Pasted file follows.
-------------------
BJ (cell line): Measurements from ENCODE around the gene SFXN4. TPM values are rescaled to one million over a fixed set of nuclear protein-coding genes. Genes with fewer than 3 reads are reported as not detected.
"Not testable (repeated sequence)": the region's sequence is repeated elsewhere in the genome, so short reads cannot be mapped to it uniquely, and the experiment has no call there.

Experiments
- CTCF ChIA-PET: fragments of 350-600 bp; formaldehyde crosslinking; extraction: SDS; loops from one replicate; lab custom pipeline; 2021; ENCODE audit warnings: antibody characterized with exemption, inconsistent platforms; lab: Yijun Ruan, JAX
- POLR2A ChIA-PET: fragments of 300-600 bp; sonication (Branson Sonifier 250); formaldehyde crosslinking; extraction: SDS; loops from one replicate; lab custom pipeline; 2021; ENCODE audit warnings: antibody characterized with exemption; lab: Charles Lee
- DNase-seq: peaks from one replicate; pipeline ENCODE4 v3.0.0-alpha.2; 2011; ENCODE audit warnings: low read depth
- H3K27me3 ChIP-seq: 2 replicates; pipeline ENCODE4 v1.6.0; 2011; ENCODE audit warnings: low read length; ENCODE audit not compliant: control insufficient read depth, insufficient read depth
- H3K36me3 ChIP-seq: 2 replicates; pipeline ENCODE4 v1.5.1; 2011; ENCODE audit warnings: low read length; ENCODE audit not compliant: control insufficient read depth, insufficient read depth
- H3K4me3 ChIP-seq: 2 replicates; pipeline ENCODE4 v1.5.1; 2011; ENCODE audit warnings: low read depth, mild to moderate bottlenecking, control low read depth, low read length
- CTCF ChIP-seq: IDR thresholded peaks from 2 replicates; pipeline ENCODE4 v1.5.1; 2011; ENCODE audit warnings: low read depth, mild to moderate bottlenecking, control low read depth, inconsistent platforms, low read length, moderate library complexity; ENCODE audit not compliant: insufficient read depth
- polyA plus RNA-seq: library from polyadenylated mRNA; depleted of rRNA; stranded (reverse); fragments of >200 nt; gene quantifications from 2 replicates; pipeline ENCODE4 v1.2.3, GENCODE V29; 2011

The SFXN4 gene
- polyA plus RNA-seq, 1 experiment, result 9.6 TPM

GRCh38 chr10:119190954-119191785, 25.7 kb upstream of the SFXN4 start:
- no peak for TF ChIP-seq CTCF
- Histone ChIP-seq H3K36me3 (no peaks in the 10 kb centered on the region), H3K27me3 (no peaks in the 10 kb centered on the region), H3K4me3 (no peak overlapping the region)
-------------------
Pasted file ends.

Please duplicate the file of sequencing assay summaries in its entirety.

BJ (cell line): Measurements from ENCODE around the gene SFXN4. TPM values are rescaled to one million over a fixed set of nuclear protein-coding genes. Genes with fewer than 3 reads are reported as not detected.
"Not testable (repeated sequence)": the region's sequence is repeated elsewhere in the genome, so short reads cannot be mapped to it uniquely, and the experiment has no call there.

Experiments
- CTCF ChIA-PET: fragments of 350-600 bp; formaldehyde crosslinking; extraction: SDS; loops from one replicate; lab custom pipeline; 2021; ENCODE audit warnings: antibody characterized with exemption, inconsistent platforms; lab: Yijun Ruan, JAX
- POLR2A ChIA-PET: fragments of 300-600 bp; sonication (Branson Sonifier 250); formaldehyde crosslinking; extraction: SDS; loops from one replicate; lab custom pipeline; 2021; ENCODE audit warnings: antibody characterized with exemption; lab: Charles Lee
- DNase-seq: peaks from one replicate; pipeline ENCODE4 v3.0.0-alpha.2; 2011; ENCODE audit warnings: low read depth
- H3K27me3 ChIP-seq: 2 replicates; pipeline ENCODE4 v1.6.0; 2011; ENCODE audit warnings: low read length; ENCODE audit not compliant: control insufficient read depth, insufficient read depth
- H3K36me3 ChIP-seq: 2 replicates; pipeline ENCODE4 v1.5.1; 2011; ENCODE audit warnings: low read length; ENCODE audit not compliant: control insufficient read depth, insufficient read depth
- H3K4me3 ChIP-seq: 2 replicates; pipeline ENCODE4 v1.5.1; 2011; ENCODE audit warnings: low read depth, mild to moderate bottlenecking, control low read depth, low read length
- CTCF ChIP-seq: IDR thresholded peaks from 2 replicates; pipeline ENCODE4 v1.5.1; 2011; ENCODE audit warnings: low read depth, mild to moderate bottlenecking, control low read depth, inconsistent platforms, low read length, moderate library complexity; ENCODE audit not compliant: insufficient read depth
- polyA plus RNA-seq: library from polyadenylated mRNA; depleted of rRNA; stranded (reverse); fragments of >200 nt; gene quantifications from 2 replicates; pipeline ENCODE4 v1.2.3, GENCODE V29; 2011

The SFXN4 gene
- polyA plus RNA-seq, 1 experiment, result 9.6 TPM

GRCh38 chr10:119190954-119191785, 25.7 kb upstream of the SFXN4 start:
- no peak for TF ChIP-seq CTCF
- Histone ChIP-seq H3K36me3 (no peaks in the 10 kb centered on the region), H3K27me3 (no peaks in the 10 kb centered on the region), H3K4me3 (no peak overlapping the region)